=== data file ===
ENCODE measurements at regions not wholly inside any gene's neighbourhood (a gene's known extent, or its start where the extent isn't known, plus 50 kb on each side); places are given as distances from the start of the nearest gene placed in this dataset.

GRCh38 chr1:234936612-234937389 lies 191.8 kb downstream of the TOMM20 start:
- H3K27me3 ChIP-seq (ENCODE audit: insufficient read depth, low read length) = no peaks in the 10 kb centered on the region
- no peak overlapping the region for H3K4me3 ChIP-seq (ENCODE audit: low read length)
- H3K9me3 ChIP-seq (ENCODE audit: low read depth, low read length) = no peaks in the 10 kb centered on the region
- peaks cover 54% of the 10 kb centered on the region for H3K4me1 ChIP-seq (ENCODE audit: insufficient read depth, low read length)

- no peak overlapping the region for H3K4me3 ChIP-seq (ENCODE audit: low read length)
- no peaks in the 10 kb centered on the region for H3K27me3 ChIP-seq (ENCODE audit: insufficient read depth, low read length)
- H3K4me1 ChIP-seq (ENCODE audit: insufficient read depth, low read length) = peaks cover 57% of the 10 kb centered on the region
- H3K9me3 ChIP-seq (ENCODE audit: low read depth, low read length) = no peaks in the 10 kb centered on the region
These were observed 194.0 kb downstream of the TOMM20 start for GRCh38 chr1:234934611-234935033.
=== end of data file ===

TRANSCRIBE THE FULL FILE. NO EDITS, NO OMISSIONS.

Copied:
ENCODE measurements at regions not wholly inside any gene's neighbourhood (a gene's known extent, or its start where the extent isn't known, plus 50 kb on each side); places are given as distances from the start of the nearest gene placed in this dataset.

GRCh38 chr1:234936612-234937389 lies 191.8 kb downstream of the TOMM20 start:
- H3K27me3 ChIP-seq (ENCODE audit: insufficient read depth, low read length) = no peaks in the 10 kb centered on the region
- no peak overlapping the region for H3K4me3 ChIP-seq (ENCODE audit: low read length)
- H3K9me3 ChIP-seq (ENCODE audit: low read depth, low read length) = no peaks in the 10 kb centered on the region
- peaks cover 54% of the 10 kb centered on the region for H3K4me1 ChIP-seq (ENCODE audit: insufficient read depth, low read length)

- no peak overlapping the region for H3K4me3 ChIP-seq (ENCODE audit: low read length)
- no peaks in the 10 kb centered on the region for H3K27me3 ChIP-seq (ENCODE audit: insufficient read depth, low read length)
- H3K4me1 ChIP-seq (ENCODE audit: insufficient read depth, low read length) = peaks cover 57% of the 10 kb centered on the region
- H3K9me3 ChIP-seq (ENCODE audit: low read depth, low read length) = no peaks in the 10 kb centered on the region
These were observed 194.0 kb downstream of the TOMM20 start for GRCh38 chr1:234934611-234935033.